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Dayton Engineer

Biomechanics faculty receive awards for innovative research equipment to study human mobility

By Emma Kraft '22, School of Engineering marketing intern

The University of Dayton biomechanics faculty have recently been awarded two grants to support the acquisition of a Caplex system for human movement research at UD: One award for $280K from the National Science Foundation’s Major Research Instrumentation Program and a second award for $60K from the Ohio Department of Higher Education’s Action Fund.

“We plan to use the Caplex system for research, in classes for the human movement biomechanics minor within mechanical engineering as well as in our outreach activities with K-12 students. This has the potential to be used in a lot of different aspects in many ways of learning,” said associate professor, Allison Kinney.

The Caplex system is an extremely exciting and innovative purchase for the University. It is a flexible system that allows you to apply forces to different areas of the human body to study how a person reacts to those forces. The Caplex system will be integrated with the existing biomechanics lab equipment that collects human motion and force data. The system can help facilitate new research, along with existing areas of research such as clinical applications involving adults and children with and without mobility impairments.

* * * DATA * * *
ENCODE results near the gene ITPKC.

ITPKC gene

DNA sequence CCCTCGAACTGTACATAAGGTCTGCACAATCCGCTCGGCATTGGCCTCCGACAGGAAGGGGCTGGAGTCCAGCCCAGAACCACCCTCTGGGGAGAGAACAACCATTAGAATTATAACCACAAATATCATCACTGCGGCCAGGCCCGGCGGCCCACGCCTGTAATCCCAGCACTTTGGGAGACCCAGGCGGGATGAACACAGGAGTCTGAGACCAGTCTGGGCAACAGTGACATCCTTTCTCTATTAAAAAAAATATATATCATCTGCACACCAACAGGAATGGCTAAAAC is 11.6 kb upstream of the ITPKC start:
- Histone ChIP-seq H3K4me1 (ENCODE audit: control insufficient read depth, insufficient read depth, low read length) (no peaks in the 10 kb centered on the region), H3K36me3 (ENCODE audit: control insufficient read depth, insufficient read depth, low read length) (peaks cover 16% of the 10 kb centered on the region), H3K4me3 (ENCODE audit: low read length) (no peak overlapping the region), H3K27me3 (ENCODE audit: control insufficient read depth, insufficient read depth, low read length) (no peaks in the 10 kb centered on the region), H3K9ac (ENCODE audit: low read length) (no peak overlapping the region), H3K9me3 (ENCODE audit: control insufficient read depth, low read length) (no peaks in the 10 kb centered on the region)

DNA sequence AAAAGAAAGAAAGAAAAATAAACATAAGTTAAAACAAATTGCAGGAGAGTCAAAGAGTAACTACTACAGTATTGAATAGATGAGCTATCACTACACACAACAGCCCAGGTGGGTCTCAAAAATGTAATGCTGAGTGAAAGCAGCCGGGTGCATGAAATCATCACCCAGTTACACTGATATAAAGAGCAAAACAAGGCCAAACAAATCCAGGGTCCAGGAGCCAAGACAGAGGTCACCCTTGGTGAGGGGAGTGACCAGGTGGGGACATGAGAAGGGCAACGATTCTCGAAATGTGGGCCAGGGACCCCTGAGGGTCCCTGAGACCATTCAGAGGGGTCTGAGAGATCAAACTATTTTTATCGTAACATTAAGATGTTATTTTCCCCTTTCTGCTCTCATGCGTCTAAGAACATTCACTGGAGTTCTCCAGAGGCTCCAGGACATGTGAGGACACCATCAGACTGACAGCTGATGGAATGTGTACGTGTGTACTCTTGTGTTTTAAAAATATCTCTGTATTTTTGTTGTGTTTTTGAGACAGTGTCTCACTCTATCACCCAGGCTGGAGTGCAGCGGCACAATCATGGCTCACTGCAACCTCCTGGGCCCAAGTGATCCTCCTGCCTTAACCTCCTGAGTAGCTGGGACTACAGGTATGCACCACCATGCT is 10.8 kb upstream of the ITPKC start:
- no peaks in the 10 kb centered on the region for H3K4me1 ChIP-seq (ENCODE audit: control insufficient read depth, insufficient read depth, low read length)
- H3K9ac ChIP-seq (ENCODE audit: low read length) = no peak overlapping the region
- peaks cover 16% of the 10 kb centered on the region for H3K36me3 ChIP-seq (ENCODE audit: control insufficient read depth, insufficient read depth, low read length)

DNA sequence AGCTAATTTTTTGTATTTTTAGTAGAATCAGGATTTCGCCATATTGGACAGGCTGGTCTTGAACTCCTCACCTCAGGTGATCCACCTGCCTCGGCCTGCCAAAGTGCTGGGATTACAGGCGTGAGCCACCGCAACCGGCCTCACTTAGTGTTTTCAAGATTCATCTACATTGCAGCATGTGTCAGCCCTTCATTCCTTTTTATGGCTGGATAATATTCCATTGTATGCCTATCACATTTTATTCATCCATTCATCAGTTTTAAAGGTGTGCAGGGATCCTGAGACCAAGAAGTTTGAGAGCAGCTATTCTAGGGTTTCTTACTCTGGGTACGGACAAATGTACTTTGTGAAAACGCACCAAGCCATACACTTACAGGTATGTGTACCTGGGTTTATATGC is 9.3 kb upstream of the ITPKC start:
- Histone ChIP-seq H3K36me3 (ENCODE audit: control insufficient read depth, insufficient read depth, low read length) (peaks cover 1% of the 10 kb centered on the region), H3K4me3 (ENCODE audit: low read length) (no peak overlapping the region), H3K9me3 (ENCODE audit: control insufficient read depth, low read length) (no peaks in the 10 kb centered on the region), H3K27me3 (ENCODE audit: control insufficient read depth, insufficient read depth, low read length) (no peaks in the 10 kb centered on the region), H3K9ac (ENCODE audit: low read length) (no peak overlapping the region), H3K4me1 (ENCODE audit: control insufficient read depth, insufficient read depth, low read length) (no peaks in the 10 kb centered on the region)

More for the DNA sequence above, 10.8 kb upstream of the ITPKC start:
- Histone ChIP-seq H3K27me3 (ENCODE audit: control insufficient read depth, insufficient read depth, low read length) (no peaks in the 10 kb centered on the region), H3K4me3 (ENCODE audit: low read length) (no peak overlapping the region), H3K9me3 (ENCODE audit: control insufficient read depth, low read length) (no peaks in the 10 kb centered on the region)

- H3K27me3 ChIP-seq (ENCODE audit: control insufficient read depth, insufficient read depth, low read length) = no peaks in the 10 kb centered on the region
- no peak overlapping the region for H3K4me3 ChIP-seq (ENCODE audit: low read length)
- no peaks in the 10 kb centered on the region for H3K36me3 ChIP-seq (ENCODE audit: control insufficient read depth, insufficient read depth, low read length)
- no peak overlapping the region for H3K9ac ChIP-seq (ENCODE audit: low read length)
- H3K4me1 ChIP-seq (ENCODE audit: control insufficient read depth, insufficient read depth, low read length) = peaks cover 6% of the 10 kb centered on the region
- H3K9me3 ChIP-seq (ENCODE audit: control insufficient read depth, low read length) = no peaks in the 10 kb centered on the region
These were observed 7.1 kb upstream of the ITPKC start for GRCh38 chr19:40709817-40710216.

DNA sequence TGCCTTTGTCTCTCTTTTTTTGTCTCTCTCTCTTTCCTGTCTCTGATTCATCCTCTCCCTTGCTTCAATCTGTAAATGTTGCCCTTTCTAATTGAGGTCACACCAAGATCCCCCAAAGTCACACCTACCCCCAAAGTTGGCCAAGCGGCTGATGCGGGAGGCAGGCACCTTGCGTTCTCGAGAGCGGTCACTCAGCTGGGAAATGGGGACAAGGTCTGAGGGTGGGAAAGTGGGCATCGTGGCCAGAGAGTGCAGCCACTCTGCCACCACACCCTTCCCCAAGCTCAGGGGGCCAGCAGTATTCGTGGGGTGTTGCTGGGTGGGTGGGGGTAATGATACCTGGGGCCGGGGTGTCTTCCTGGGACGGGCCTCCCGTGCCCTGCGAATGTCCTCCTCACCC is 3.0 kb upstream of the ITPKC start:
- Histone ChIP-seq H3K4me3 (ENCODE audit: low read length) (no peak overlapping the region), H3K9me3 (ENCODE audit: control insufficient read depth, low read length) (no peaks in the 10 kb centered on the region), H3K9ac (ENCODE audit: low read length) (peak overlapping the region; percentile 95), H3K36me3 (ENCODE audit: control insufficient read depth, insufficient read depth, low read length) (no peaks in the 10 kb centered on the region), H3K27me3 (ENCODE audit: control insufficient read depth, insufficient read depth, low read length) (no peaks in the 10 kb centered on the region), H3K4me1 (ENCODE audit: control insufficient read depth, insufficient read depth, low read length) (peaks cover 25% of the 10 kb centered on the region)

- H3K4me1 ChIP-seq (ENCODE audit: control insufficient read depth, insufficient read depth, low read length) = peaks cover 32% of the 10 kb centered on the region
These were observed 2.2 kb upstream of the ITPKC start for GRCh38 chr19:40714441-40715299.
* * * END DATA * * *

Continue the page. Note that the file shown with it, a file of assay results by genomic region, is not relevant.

The Caplex system is unique in that it is the only type of equipment on the market that can perform these functions, and once acquired by the University, it will be the only system in the state of Ohio.

The equipment is set to be used by eight University of Dayton faculty members: Allison Kinney, Tim Reissman, Megan Reissman, Kim Bigelow, Matthew Beerse, Joseph Day, Kurt Jackson and Joaquin Barrios across three departments: Mechanical and Aerospace Engineering, Health and Sports Science, and Physical Therapy. The three departments collaborate often on research projects, and there is no doubt that this will continue in the future with the use of the Caplex system.

There are ample opportunities for undergraduate and graduate students to get their hands on the equipment and use it in the classroom and for research.

The equipment will be acquired in the next 4-6 months and should be ready for use by the summer of 2022. Once the system is acquired, it will be housed in the biomechanics lab space located in Fitz Hall.

Photo from Caplex website:

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